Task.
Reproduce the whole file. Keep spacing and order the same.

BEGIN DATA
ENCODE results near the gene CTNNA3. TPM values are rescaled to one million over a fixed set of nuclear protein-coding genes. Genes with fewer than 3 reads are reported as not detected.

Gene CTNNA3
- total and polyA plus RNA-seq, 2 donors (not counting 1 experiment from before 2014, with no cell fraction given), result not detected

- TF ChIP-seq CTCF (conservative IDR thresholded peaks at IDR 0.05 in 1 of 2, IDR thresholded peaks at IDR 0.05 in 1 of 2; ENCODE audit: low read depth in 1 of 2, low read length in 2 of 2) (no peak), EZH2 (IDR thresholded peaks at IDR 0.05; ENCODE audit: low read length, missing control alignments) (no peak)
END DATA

ENCODE results near the gene CTNNA3. TPM values are rescaled to one million over a fixed set of nuclear protein-coding genes. Genes with fewer than 3 reads are reported as not detected.

Gene CTNNA3
- total and polyA plus RNA-seq, 2 donors (not counting 1 experiment from before 2014, with no cell fraction given), result not detected

- TF ChIP-seq CTCF (conservative IDR thresholded peaks at IDR 0.05 in 1 of 2, IDR thresholded peaks at IDR 0.05 in 1 of 2; ENCODE audit: low read depth in 1 of 2, low read length in 2 of 2) (no peak), EZH2 (IDR thresholded peaks at IDR 0.05; ENCODE audit: low read length, missing control alignments) (no peak)